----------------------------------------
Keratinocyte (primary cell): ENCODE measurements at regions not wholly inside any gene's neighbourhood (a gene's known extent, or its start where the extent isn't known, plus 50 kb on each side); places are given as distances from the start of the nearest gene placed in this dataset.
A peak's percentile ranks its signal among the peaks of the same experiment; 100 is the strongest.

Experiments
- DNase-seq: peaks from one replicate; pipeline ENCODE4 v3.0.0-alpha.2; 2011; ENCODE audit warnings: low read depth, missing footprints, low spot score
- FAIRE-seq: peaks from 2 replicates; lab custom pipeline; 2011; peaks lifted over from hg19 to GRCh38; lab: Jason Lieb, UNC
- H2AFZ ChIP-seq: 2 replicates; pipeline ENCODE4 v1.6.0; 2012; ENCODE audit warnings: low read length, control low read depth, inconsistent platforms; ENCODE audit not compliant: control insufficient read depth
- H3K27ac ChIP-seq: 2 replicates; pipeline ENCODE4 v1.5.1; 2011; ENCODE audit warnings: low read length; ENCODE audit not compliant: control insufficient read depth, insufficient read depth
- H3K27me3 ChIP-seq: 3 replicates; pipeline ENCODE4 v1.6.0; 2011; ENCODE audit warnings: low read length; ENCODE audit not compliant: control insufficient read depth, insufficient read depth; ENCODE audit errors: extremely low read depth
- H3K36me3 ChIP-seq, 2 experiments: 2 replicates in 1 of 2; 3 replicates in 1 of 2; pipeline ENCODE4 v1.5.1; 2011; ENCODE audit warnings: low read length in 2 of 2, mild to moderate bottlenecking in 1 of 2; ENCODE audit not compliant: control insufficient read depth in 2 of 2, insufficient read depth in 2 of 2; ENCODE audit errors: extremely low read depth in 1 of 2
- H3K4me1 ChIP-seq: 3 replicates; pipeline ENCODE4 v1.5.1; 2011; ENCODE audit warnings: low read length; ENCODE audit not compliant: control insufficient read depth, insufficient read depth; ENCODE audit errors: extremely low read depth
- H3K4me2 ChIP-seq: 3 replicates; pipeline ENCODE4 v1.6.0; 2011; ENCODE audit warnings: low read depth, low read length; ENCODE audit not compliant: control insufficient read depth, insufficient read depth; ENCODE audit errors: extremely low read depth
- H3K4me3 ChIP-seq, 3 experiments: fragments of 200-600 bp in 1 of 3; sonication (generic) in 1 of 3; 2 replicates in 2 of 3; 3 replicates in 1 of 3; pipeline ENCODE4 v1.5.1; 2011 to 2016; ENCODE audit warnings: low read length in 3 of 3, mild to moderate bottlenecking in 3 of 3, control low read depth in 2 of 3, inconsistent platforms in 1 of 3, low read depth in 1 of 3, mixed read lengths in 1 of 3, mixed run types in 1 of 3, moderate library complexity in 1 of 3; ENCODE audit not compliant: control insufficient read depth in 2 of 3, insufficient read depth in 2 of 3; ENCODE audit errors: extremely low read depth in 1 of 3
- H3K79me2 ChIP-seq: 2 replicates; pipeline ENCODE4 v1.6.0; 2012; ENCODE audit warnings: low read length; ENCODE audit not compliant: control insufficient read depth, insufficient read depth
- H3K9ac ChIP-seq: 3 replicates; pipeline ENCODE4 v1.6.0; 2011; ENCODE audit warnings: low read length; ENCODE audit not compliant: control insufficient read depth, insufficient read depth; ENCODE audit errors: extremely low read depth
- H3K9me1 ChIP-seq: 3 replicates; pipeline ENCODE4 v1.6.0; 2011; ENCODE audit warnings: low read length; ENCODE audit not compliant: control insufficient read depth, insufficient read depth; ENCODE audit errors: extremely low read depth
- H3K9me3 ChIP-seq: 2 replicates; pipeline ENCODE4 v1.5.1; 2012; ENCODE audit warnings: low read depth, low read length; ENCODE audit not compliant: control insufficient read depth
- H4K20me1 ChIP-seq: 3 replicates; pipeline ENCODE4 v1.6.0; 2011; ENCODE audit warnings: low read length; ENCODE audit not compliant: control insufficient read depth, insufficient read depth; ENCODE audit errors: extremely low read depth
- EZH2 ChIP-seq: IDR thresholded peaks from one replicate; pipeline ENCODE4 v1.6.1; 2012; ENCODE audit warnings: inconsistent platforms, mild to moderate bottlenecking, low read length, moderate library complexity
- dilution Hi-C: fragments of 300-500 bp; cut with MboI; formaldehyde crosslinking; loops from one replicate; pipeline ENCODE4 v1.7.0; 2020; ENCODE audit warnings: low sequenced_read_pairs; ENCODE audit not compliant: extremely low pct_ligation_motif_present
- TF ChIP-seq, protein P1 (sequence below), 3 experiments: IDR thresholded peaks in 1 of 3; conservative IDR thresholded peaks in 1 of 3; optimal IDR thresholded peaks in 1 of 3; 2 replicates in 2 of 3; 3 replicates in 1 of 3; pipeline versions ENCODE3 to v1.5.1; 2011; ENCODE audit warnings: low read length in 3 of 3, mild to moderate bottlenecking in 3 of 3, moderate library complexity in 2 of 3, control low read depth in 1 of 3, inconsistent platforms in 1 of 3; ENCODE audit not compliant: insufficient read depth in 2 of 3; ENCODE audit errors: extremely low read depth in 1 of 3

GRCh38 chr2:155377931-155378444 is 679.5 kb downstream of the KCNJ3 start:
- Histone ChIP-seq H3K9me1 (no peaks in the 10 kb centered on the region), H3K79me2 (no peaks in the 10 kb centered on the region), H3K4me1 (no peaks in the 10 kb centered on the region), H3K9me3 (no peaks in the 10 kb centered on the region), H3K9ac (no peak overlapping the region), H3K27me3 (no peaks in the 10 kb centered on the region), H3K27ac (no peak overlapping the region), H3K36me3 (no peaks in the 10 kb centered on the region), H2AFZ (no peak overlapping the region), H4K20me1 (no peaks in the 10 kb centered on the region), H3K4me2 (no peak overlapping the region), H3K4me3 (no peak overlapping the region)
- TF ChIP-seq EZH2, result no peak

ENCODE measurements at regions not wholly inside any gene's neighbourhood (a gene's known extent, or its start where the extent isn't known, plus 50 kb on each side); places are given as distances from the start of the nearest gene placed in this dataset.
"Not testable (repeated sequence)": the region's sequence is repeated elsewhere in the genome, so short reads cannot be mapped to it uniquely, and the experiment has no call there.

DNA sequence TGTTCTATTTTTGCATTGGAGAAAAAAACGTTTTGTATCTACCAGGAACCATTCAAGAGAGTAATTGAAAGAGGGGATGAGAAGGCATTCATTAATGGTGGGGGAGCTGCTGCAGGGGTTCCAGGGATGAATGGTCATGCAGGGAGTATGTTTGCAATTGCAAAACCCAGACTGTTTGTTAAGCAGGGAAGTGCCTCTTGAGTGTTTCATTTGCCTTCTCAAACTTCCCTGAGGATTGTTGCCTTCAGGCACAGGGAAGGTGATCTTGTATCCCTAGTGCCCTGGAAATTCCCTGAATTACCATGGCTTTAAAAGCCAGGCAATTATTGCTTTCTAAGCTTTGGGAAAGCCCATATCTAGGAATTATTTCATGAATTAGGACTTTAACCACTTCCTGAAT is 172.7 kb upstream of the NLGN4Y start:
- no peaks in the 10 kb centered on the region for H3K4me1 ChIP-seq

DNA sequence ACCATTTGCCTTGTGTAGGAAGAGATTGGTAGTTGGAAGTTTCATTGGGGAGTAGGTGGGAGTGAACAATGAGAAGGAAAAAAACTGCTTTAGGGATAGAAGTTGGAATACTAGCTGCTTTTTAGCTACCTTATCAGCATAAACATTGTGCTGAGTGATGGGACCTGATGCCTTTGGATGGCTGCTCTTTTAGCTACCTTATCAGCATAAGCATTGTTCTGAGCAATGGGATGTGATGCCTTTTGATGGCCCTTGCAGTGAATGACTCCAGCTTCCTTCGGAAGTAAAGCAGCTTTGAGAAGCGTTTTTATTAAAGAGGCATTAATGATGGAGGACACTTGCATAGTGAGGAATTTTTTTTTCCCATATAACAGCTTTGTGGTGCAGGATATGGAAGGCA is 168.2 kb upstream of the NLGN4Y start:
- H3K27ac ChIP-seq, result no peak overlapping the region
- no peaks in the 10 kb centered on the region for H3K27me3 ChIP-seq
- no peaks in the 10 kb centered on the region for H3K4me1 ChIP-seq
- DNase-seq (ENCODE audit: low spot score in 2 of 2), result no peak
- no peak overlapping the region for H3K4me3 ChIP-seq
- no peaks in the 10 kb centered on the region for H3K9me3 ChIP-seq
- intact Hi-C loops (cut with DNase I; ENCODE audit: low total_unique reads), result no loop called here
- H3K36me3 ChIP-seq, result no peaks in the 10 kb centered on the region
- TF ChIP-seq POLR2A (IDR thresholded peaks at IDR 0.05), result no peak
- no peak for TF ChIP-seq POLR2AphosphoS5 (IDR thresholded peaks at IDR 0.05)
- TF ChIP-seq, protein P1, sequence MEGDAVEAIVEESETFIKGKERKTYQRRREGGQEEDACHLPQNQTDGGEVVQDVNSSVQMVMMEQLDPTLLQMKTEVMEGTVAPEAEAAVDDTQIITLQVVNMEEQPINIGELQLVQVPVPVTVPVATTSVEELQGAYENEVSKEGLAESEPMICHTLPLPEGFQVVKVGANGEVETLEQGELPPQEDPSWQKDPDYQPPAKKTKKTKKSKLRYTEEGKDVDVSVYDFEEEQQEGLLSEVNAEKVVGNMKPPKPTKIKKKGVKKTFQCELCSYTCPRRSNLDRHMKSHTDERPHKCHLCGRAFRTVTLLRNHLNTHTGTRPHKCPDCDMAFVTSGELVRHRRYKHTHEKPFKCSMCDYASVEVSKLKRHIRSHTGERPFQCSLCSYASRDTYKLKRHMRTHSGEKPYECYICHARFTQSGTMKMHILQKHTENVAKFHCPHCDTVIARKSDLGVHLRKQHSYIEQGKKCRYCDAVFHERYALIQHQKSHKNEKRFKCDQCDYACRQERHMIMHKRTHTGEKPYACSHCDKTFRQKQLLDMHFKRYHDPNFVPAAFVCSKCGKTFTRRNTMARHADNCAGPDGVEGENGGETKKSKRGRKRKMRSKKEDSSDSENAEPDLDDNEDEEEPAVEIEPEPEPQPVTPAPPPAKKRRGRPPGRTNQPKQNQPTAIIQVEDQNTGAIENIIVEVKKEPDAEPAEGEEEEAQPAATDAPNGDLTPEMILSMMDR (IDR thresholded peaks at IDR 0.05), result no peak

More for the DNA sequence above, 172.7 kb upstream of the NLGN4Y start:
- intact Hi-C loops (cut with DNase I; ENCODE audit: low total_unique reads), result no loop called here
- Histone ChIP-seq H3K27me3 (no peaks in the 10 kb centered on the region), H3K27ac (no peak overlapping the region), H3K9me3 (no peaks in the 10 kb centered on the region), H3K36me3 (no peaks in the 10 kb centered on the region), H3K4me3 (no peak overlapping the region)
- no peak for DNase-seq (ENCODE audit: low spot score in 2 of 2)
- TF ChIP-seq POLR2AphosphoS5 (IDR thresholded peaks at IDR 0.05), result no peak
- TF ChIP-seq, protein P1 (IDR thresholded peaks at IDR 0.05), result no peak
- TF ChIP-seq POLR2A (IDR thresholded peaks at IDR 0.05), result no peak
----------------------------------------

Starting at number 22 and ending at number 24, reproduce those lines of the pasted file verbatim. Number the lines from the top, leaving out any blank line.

- Histone ChIP-seq H3K9me1 (no peaks in the 10 kb centered on the region), H3K79me2 (no peaks in the 10 kb centered on the region), H3K4me1 (no peaks in the 10 kb centered on the region), H3K9me3 (no peaks in the 10 kb centered on the region), H3K9ac (no peak overlapping the region), H3K27me3 (no peaks in the 10 kb centered on the region), H3K27ac (no peak overlapping the region), H3K36me3 (no peaks in the 10 kb centered on the region), H2AFZ (no peak overlapping the region), H4K20me1 (no peaks in the 10 kb centered on the region), H3K4me2 (no peak overlapping the region), H3K4me3 (no peak overlapping the region)
- TF ChIP-seq EZH2, result no peak

ENCODE measurements at regions not wholly inside any gene's neighbourhood (a gene's known extent, or its start where the extent isn't known, plus 50 kb on each side); places are given as distances from the start of the nearest gene placed in this dataset.